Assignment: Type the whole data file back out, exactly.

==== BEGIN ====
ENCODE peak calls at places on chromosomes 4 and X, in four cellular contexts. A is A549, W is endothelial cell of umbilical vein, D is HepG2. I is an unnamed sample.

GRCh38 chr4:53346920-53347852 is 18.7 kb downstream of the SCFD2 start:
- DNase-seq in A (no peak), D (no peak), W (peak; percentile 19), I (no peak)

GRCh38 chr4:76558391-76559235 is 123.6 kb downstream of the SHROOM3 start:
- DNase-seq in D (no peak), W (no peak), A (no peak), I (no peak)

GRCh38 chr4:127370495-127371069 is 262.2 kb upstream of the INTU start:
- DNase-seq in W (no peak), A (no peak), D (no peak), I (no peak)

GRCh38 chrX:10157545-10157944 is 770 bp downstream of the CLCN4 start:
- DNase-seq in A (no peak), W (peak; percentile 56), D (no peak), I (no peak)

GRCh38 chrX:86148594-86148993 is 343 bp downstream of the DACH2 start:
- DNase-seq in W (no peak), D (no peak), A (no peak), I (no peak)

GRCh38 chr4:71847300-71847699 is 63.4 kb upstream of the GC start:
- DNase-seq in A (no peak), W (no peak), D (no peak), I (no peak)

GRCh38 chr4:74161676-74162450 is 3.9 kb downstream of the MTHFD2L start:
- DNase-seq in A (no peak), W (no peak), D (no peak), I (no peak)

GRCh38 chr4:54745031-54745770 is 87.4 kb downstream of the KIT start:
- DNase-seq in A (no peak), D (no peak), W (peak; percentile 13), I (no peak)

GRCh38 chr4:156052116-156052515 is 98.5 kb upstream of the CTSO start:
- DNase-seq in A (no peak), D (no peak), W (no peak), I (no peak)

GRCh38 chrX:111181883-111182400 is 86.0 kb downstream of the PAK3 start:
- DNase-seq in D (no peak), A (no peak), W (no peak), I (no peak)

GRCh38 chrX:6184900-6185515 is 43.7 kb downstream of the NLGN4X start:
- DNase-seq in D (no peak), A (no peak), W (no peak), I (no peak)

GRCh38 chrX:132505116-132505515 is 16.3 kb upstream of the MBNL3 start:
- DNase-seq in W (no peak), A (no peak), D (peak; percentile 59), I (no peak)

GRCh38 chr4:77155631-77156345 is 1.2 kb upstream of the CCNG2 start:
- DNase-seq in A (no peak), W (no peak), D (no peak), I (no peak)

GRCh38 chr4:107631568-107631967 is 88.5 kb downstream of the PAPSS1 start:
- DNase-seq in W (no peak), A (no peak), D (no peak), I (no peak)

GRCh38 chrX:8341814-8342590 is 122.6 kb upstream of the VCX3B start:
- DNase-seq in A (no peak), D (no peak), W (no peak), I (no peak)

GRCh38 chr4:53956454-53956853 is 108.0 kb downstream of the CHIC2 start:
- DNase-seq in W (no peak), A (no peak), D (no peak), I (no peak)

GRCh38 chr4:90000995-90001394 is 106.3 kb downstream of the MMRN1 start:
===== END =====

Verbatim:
ENCODE peak calls at places on chromosomes 4 and X, in four cellular contexts. A is A549, W is endothelial cell of umbilical vein, D is HepG2. I is an unnamed sample.

GRCh38 chr4:53346920-53347852 is 18.7 kb downstream of the SCFD2 start:
- DNase-seq in A (no peak), D (no peak), W (peak; percentile 19), I (no peak)

GRCh38 chr4:76558391-76559235 is 123.6 kb downstream of the SHROOM3 start:
- DNase-seq in D (no peak), W (no peak), A (no peak), I (no peak)

GRCh38 chr4:127370495-127371069 is 262.2 kb upstream of the INTU start:
- DNase-seq in W (no peak), A (no peak), D (no peak), I (no peak)

GRCh38 chrX:10157545-10157944 is 770 bp downstream of the CLCN4 start:
- DNase-seq in A (no peak), W (peak; percentile 56), D (no peak), I (no peak)

GRCh38 chrX:86148594-86148993 is 343 bp downstream of the DACH2 start:
- DNase-seq in W (no peak), D (no peak), A (no peak), I (no peak)

GRCh38 chr4:71847300-71847699 is 63.4 kb upstream of the GC start:
- DNase-seq in A (no peak), W (no peak), D (no peak), I (no peak)

GRCh38 chr4:74161676-74162450 is 3.9 kb downstream of the MTHFD2L start:
- DNase-seq in A (no peak), W (no peak), D (no peak), I (no peak)

GRCh38 chr4:54745031-54745770 is 87.4 kb downstream of the KIT start:
- DNase-seq in A (no peak), D (no peak), W (peak; percentile 13), I (no peak)

GRCh38 chr4:156052116-156052515 is 98.5 kb upstream of the CTSO start:
- DNase-seq in A (no peak), D (no peak), W (no peak), I (no peak)

GRCh38 chrX:111181883-111182400 is 86.0 kb downstream of the PAK3 start:
- DNase-seq in D (no peak), A (no peak), W (no peak), I (no peak)

GRCh38 chrX:6184900-6185515 is 43.7 kb downstream of the NLGN4X start:
- DNase-seq in D (no peak), A (no peak), W (no peak), I (no peak)

GRCh38 chrX:132505116-132505515 is 16.3 kb upstream of the MBNL3 start:
- DNase-seq in W (no peak), A (no peak), D (peak; percentile 59), I (no peak)

GRCh38 chr4:77155631-77156345 is 1.2 kb upstream of the CCNG2 start:
- DNase-seq in A (no peak), W (no peak), D (no peak), I (no peak)

GRCh38 chr4:107631568-107631967 is 88.5 kb downstream of the PAPSS1 start:
- DNase-seq in W (no peak), A (no peak), D (no peak), I (no peak)

GRCh38 chrX:8341814-8342590 is 122.6 kb upstream of the VCX3B start:
- DNase-seq in A (no peak), D (no peak), W (no peak), I (no peak)

GRCh38 chr4:53956454-53956853 is 108.0 kb downstream of the CHIC2 start:
- DNase-seq in W (no peak), A (no peak), D (no peak), I (no peak)

GRCh38 chr4:90000995-90001394 is 106.3 kb downstream of the MMRN1 start: